The University of Washington campus in Seattle is a short drive from companies such as Amazon and Microsoft that are famous for their disruptive technology. Engineers at the school hope their new telephone will also become a game changer in the competitive world of consumer electronics.

They recently developed a battery-free cellphone that can send and receive calls using only a few microwatts of power. It can sense speech, actuate the earphones, and switch between uplink and downlink communications, all in real time.

Unlike traditional mobile phones, no batteries are necessary. The device, made from commercial, off-the-shelf components, harvests the few microwatts of power it requires from either ambient radio signals or light.

According to Shyam Gollakota, an associate professor of computer science and engineering, this breakthrough is “a major leap forward in moving beyond chargers, cords and dying phones.

“To achieve the really, really low power consumption that you need to run a phone by harvesting energy from the environment, we had to fundamentally rethink how these devices are designed,” Gollakota points out. He and his “U-Dub” colleagues eliminated a power-hungry step in most modern cellular transmissions—converting analog signals that convey sound into digital data that a phone can understand.

“This process consumes so much energy that it’s been impossible to design a phone that can rely on ambient power sources,” claims Gollakota.

Instead, the battery-free cellphone takes advantage of tiny vibrations in a phone’s microphone or speaker that occur when a person is talking or listening to a call.

“An antenna connected to those components converts that motion into changes in standard analog radio signals emitted by a cellular base station,” says Gollakota. “This process essentially encodes speech patterns in reflected radio signals in a way that uses almost no power.”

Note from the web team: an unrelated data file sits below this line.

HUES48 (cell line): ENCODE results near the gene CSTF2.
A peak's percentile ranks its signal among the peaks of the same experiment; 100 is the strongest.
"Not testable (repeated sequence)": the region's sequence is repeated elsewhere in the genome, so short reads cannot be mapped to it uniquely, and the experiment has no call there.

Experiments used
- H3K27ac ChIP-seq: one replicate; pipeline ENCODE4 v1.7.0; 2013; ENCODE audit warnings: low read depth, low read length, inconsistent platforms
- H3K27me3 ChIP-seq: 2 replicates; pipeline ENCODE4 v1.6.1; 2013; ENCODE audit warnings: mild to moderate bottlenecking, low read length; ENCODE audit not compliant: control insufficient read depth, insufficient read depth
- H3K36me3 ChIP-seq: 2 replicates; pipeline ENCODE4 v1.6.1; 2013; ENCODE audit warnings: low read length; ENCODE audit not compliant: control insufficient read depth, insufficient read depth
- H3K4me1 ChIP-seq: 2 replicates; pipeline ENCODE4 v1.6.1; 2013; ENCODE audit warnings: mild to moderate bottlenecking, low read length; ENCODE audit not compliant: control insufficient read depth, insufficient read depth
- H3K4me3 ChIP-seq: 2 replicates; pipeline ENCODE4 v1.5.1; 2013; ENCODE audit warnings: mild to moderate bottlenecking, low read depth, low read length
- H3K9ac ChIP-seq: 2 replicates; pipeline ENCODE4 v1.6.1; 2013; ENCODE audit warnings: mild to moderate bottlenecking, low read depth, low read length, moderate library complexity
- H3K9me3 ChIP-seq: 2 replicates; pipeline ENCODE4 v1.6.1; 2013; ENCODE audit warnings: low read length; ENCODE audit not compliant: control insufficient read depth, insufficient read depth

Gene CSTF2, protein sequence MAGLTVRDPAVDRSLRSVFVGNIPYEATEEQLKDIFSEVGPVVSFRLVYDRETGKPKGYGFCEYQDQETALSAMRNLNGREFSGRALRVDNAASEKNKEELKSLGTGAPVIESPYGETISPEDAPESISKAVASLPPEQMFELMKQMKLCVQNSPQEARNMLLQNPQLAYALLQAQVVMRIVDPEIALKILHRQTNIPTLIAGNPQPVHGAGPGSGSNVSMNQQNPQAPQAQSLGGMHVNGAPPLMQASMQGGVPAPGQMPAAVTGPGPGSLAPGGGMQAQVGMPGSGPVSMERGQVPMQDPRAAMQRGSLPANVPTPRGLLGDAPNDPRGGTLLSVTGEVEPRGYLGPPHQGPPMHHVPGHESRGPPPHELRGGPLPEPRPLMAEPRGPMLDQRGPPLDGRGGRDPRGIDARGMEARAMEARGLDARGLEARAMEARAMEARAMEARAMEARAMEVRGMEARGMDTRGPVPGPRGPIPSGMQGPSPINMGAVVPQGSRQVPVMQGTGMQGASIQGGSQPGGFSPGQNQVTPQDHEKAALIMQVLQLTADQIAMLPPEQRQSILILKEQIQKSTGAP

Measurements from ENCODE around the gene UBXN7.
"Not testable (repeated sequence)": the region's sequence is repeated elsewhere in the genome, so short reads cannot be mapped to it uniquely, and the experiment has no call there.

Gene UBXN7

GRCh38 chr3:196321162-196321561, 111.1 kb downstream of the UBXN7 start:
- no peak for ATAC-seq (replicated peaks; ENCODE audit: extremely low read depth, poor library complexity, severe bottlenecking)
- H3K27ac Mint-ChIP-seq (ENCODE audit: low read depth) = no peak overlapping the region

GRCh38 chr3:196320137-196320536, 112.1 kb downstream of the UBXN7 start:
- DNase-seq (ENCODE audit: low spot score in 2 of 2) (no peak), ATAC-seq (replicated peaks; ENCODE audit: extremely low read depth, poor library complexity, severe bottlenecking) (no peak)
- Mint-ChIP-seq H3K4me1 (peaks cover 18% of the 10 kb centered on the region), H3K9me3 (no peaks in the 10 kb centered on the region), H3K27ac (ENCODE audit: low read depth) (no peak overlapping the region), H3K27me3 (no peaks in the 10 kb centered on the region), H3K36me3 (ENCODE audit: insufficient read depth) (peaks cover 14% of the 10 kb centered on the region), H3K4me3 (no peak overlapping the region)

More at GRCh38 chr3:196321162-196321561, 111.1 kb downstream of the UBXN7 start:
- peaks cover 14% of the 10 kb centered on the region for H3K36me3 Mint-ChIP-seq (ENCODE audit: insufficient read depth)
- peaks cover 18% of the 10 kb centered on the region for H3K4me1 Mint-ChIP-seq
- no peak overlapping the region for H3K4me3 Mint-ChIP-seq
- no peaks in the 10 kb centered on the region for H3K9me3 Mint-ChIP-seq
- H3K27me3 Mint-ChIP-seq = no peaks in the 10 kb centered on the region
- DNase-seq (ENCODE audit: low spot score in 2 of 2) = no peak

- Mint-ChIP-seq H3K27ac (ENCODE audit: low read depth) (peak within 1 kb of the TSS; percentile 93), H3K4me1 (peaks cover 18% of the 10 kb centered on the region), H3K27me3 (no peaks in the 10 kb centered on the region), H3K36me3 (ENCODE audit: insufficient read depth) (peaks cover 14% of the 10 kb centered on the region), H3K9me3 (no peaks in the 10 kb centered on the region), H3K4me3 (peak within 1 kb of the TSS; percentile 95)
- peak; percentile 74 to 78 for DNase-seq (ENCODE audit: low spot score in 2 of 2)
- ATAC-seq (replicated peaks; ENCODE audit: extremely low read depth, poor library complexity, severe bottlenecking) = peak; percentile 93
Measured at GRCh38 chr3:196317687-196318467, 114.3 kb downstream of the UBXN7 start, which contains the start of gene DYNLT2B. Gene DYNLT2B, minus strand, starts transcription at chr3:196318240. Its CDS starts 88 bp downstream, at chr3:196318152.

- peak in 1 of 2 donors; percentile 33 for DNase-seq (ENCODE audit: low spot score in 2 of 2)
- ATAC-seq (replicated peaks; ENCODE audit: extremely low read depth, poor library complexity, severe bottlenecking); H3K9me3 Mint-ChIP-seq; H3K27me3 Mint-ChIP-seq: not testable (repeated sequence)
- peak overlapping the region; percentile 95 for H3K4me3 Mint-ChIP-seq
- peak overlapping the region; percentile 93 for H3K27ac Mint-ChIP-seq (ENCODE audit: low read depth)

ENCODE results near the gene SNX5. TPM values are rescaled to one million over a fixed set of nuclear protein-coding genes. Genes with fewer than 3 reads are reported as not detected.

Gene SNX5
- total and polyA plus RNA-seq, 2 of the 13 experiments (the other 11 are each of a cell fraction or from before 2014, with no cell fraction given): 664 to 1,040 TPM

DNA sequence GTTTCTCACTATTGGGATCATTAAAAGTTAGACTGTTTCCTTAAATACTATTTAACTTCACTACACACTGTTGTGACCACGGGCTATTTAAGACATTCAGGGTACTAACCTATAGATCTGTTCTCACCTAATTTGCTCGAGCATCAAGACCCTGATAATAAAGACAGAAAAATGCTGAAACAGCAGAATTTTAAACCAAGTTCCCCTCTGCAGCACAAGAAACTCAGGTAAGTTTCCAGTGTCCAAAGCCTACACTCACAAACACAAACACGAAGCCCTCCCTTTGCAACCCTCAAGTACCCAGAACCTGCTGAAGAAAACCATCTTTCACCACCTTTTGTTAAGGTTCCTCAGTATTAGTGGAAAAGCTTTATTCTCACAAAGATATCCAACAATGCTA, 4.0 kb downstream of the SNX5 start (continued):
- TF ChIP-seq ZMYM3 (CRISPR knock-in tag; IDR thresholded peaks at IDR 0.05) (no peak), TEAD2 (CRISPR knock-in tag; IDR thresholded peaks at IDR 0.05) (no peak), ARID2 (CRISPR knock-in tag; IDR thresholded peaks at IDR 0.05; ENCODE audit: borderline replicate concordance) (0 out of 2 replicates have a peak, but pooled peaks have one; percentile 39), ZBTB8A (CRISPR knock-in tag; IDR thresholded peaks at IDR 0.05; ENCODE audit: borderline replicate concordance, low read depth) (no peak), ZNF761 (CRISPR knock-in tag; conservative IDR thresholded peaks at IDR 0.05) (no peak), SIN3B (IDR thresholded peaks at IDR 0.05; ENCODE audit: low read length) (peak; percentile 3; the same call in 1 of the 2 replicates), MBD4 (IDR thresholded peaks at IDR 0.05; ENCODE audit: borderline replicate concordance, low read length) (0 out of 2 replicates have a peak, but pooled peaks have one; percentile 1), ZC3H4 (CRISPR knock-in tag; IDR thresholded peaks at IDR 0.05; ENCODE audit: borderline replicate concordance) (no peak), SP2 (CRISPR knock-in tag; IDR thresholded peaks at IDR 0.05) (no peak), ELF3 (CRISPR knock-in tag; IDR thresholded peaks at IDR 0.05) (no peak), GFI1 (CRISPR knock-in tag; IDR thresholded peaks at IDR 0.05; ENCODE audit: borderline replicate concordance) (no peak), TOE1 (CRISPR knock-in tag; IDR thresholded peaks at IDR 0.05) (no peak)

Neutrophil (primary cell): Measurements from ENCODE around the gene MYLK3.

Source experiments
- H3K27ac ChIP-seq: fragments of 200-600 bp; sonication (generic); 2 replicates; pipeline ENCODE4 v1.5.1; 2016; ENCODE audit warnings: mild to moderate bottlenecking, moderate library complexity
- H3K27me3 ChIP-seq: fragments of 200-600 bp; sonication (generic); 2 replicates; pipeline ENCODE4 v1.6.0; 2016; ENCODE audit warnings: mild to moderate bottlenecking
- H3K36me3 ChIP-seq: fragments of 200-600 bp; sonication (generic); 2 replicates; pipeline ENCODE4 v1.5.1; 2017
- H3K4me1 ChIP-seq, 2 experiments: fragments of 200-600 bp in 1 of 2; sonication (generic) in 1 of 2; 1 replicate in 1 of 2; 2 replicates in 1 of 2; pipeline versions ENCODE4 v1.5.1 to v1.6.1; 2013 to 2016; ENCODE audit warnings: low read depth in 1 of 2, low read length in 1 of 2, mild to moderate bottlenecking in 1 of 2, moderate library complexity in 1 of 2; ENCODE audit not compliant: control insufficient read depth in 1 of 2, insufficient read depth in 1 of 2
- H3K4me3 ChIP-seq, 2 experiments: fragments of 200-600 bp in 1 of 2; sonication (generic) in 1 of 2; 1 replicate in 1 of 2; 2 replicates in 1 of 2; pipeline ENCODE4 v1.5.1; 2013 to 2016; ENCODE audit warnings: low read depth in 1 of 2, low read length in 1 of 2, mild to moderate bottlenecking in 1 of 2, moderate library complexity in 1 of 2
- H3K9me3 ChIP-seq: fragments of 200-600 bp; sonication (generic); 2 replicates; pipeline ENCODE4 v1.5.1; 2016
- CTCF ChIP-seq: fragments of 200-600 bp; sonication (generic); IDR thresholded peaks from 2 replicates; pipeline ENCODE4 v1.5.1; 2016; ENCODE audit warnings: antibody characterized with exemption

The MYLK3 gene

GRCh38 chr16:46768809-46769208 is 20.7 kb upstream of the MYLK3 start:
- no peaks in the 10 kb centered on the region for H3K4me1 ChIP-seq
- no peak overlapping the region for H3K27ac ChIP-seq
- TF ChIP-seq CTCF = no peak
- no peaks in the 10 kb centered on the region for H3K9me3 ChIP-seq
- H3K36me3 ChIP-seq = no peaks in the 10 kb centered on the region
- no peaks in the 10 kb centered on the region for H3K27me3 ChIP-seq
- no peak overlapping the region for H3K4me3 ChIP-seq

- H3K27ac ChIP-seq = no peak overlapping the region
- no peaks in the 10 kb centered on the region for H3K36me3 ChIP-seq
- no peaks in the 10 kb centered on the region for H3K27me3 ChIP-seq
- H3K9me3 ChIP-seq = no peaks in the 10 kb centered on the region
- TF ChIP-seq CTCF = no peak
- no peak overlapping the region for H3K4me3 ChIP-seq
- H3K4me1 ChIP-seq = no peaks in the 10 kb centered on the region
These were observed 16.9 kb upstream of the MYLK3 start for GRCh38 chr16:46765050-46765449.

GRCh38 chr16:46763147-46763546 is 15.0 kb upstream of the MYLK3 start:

To transmit speech, the phone uses vibrations from the device’s microphone to encode speech patterns in the reflected signals. To receive speech, it converts encoded radio signals into sound vibrations that are picked up by the phone’s speaker.

“[We] designed a custom base station to transmit and receive the radio signals,” explains Gollakota. “But, that technology conceivably could be integrated into standard cellular network infrastructure or Wi-Fi routers now commonly used to make calls.”

The prototype phone can operate on power gathered from ambient radio signals transmitted by a base station up to 31 feet away. However, using power harvested from ambient light with a tiny solar cell the size of a grain of rice, the device was able to communicate with a base station that was 50 feet away.

“Many other battery-free technologies that rely on ambient energy sources, such as temperature sensors or accelerometers, conserve power with intermittent operations,” notes Gollakota. “They take a reading and then ‘sleep’ for a minute or two while they harvest enough energy to perform the next task. By contrast, a phone call requires the device to operate continuously for as long as the conversation lasts.

“You can’t say ‘hello’ and wait for a minute for the phone to go to sleep and harvest enough power to keep transmitting,” adds Gollakota. “That’s been the biggest challenge.

“The amount of power you can actually gather from ambient radio or light is on the order of 1 or 10 microwatts,” says Gollakota. “So, real-time phone operations have been [difficult] to achieve without developing an entirely new approach to transmitting and receiving speech.”